In mid-2014, I released my first video editor to the App Store, Super-Mo. I quickly changed the name to Supercut, which is a heckuva’ lot easier to spell (and therefore, to search) than Super-Mo, but the core mission remained the same: To be an easy-to-use video toolbox that lets you do everything under the sun with any video clip in your library: zooming, cropping, rotating, filtering, adding music, overlays, and slow-motion, and even reversing.
Unfortunately, with the release of iOS 8, a small but important piece of Supercut stopped working—the ability to add music to video clips. The reason for that turns out to be an incredibly obscure change in the way the iOS media framework handles memory management in iOS 8. We could argue over who is to blame for the bug (I certainly wouldn’t point the finger at myself), but as of today, I’ve finally figured out what was causing the problem and submitted an update to the App Store that will fix the issue.
Why is this important? Well, as soon as I discovered the flaw and realized that it would take a while to fix, I pulled Supercut from the App Store. Now that a fix in the works, I have returned it to sale. The update should be released within a couple of weeks and it will have a couple of other small fixes in it as well, including a complete removal of the watermark. So for those of you who have been wondering where Supercut went and when it will return, you now have an answer.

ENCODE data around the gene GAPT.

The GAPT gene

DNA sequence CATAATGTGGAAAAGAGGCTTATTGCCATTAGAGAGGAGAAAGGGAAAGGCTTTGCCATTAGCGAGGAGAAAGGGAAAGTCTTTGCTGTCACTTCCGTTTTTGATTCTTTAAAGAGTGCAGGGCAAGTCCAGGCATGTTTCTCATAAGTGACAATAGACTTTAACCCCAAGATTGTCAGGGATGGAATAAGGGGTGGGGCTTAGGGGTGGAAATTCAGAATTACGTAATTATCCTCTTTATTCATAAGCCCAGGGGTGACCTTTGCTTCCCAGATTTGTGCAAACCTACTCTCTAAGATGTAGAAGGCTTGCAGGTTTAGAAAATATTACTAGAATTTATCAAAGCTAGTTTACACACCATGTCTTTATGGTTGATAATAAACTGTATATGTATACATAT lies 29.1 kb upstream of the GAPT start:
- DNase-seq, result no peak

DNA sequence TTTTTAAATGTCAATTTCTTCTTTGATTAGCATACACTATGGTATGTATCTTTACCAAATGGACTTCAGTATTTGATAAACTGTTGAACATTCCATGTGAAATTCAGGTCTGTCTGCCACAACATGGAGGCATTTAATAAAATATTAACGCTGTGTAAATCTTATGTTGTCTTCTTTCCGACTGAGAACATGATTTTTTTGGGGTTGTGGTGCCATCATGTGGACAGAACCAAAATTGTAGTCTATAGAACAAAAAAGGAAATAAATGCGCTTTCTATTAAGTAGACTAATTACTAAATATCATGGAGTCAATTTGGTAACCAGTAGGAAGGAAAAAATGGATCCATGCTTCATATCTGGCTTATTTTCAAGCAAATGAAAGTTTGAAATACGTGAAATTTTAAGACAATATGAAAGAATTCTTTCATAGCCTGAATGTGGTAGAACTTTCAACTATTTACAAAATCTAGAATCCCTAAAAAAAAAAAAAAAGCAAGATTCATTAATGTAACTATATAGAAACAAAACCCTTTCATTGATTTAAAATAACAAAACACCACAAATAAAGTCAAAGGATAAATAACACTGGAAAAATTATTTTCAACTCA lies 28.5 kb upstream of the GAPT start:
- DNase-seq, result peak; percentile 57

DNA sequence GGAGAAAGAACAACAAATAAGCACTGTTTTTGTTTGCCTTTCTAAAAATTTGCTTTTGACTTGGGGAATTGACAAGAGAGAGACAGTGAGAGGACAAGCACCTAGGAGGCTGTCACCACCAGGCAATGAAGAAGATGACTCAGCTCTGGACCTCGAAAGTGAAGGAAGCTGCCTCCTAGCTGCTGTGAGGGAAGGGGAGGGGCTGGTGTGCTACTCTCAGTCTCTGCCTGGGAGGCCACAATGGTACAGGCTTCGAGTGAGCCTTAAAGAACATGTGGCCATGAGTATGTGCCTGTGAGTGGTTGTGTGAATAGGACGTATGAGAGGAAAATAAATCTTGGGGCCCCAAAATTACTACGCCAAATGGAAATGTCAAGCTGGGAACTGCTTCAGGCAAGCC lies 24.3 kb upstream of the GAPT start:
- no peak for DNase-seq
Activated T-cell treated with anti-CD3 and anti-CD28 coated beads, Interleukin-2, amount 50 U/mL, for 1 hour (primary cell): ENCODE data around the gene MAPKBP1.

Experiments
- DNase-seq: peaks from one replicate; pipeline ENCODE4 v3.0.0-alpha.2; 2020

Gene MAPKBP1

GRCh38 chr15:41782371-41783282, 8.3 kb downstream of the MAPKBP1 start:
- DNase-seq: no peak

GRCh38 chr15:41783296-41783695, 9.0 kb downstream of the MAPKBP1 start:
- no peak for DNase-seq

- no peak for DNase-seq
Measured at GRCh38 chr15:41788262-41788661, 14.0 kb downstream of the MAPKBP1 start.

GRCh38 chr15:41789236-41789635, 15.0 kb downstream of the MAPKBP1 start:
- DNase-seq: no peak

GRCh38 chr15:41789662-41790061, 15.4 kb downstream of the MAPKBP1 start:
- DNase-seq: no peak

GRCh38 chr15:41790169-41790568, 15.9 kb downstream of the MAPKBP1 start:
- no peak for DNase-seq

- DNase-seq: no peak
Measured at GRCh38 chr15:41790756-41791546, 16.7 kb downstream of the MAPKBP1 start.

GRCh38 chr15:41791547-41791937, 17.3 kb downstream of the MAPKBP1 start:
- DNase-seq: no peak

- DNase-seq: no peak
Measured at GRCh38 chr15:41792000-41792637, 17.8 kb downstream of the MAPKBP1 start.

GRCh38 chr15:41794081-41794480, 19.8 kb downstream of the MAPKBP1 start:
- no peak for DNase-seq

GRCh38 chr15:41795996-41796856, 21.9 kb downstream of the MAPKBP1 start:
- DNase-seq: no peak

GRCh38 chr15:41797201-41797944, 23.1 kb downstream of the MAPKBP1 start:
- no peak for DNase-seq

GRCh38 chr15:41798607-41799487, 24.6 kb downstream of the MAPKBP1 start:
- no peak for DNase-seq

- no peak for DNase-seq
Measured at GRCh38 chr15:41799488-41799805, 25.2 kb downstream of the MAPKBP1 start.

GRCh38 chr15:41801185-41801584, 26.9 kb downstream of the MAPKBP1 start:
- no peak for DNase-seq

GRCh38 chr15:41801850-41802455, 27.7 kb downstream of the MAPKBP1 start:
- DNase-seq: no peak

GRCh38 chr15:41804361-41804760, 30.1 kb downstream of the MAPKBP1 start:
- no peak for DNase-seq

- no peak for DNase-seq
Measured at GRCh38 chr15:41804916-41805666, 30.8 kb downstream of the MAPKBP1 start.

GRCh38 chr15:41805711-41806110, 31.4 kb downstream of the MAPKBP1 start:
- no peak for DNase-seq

One thing that’s worth mentioning is that Supercut’s ambitious feature is a departure from the trend for apps to focus on one thing and to that one thing very well. The theory is that in today’s market place, apps that do many things are less viable than apps that are highly specialized. There is certainly plenty of validity to that theory: Reverser, Reverser Cam, and SuperSlo each are essentially stripped down versions of Supercut with narrow purposes, and each of them has sold many more copies than Supercut.
Still, I think that that as mobile devices continue to grow more powerful and user interfaces get better, that trend will change, so I’m not giving up on Supercut. My view is the demand for apps with more comprehensive feature sets is going to grow, perhaps not immediately, but in the foreseeable future, and I want Supercut to be be on the leading edge of that change. Therefore, expect to see more improvements to Supercut, both in terms of additional features as well as improvements to its interface and performance.
To be clear, I’m not giving up on targeted apps—I’ll continue to update the ones I already sell, and will probably add one or two more focused apps. As of today, there’s certainly more demand for that kind of app—but over time, I think that the market will evolve, and I think Supercut will stand to benefit when it does.